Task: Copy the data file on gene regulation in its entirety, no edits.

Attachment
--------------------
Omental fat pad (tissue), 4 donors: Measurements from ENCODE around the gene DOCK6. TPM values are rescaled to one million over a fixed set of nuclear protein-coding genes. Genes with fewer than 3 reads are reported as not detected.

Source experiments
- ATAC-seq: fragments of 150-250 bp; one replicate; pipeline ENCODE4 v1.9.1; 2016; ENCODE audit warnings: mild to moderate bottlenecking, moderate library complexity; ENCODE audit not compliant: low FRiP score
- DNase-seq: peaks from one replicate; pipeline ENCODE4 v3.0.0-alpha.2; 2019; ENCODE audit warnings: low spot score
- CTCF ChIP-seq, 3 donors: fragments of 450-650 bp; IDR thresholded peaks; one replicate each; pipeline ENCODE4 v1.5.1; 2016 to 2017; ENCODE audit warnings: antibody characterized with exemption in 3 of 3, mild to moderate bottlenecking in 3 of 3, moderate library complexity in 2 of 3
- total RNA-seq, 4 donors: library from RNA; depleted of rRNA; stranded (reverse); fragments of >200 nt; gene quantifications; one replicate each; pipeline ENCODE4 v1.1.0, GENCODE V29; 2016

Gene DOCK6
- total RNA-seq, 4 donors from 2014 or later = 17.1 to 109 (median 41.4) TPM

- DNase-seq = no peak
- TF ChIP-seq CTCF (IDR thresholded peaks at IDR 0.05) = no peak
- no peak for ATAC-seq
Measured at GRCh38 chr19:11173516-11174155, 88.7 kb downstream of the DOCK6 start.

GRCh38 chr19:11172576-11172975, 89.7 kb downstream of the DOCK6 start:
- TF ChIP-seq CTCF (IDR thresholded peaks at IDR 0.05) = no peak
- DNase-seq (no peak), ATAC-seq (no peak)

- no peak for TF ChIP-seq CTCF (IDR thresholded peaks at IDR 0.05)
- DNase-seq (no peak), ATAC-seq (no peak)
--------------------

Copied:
Omental fat pad (tissue), 4 donors: Measurements from ENCODE around the gene DOCK6. TPM values are rescaled to one million over a fixed set of nuclear protein-coding genes. Genes with fewer than 3 reads are reported as not detected.

Source experiments
- ATAC-seq: fragments of 150-250 bp; one replicate; pipeline ENCODE4 v1.9.1; 2016; ENCODE audit warnings: mild to moderate bottlenecking, moderate library complexity; ENCODE audit not compliant: low FRiP score
- DNase-seq: peaks from one replicate; pipeline ENCODE4 v3.0.0-alpha.2; 2019; ENCODE audit warnings: low spot score
- CTCF ChIP-seq, 3 donors: fragments of 450-650 bp; IDR thresholded peaks; one replicate each; pipeline ENCODE4 v1.5.1; 2016 to 2017; ENCODE audit warnings: antibody characterized with exemption in 3 of 3, mild to moderate bottlenecking in 3 of 3, moderate library complexity in 2 of 3
- total RNA-seq, 4 donors: library from RNA; depleted of rRNA; stranded (reverse); fragments of >200 nt; gene quantifications; one replicate each; pipeline ENCODE4 v1.1.0, GENCODE V29; 2016

Gene DOCK6
- total RNA-seq, 4 donors from 2014 or later = 17.1 to 109 (median 41.4) TPM

- DNase-seq = no peak
- TF ChIP-seq CTCF (IDR thresholded peaks at IDR 0.05) = no peak
- no peak for ATAC-seq
Measured at GRCh38 chr19:11173516-11174155, 88.7 kb downstream of the DOCK6 start.

GRCh38 chr19:11172576-11172975, 89.7 kb downstream of the DOCK6 start:
- TF ChIP-seq CTCF (IDR thresholded peaks at IDR 0.05) = no peak
- DNase-seq (no peak), ATAC-seq (no peak)

- no peak for TF ChIP-seq CTCF (IDR thresholded peaks at IDR 0.05)
- DNase-seq (no peak), ATAC-seq (no peak)